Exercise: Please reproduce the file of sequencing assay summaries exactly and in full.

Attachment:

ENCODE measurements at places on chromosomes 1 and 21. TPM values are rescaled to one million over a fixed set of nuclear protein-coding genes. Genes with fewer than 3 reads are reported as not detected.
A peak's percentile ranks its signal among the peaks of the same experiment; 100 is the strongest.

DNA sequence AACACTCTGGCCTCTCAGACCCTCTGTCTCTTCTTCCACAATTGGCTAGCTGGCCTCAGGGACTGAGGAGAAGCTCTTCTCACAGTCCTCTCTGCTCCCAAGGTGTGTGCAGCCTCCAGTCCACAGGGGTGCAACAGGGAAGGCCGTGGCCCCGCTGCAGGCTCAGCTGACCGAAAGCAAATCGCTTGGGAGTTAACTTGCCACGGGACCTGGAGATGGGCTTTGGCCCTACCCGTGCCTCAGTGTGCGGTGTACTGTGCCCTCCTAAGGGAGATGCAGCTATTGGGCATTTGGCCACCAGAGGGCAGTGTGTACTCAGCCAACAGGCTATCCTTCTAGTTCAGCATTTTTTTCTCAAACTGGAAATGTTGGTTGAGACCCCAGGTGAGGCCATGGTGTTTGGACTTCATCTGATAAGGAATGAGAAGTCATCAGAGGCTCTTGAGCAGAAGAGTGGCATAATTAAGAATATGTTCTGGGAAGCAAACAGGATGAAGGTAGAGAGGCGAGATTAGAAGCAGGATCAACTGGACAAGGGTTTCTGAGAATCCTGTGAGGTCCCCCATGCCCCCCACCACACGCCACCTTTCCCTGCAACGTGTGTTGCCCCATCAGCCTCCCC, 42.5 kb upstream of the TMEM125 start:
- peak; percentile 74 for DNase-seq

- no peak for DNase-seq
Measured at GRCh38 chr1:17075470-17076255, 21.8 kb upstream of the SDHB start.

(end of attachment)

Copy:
ENCODE measurements at places on chromosomes 1 and 21. TPM values are rescaled to one million over a fixed set of nuclear protein-coding genes. Genes with fewer than 3 reads are reported as not detected.
A peak's percentile ranks its signal among the peaks of the same experiment; 100 is the strongest.

DNA sequence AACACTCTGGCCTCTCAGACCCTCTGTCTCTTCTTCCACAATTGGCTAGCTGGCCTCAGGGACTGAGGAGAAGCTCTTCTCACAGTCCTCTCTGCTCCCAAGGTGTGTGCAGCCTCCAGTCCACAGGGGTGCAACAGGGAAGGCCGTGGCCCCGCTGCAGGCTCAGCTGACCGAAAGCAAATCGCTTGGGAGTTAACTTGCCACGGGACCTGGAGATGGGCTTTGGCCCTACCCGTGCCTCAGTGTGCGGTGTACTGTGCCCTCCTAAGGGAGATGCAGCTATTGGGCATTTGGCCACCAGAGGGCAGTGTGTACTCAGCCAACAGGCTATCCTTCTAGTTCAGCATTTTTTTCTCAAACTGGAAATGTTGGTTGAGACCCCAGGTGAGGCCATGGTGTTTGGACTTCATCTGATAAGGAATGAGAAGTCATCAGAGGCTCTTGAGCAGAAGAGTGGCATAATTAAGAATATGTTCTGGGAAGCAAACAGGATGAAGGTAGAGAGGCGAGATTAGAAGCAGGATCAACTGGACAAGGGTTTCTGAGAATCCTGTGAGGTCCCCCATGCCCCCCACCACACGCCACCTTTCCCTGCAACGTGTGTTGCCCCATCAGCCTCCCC, 42.5 kb upstream of the TMEM125 start:
- peak; percentile 74 for DNase-seq

- no peak for DNase-seq
Measured at GRCh38 chr1:17075470-17076255, 21.8 kb upstream of the SDHB start.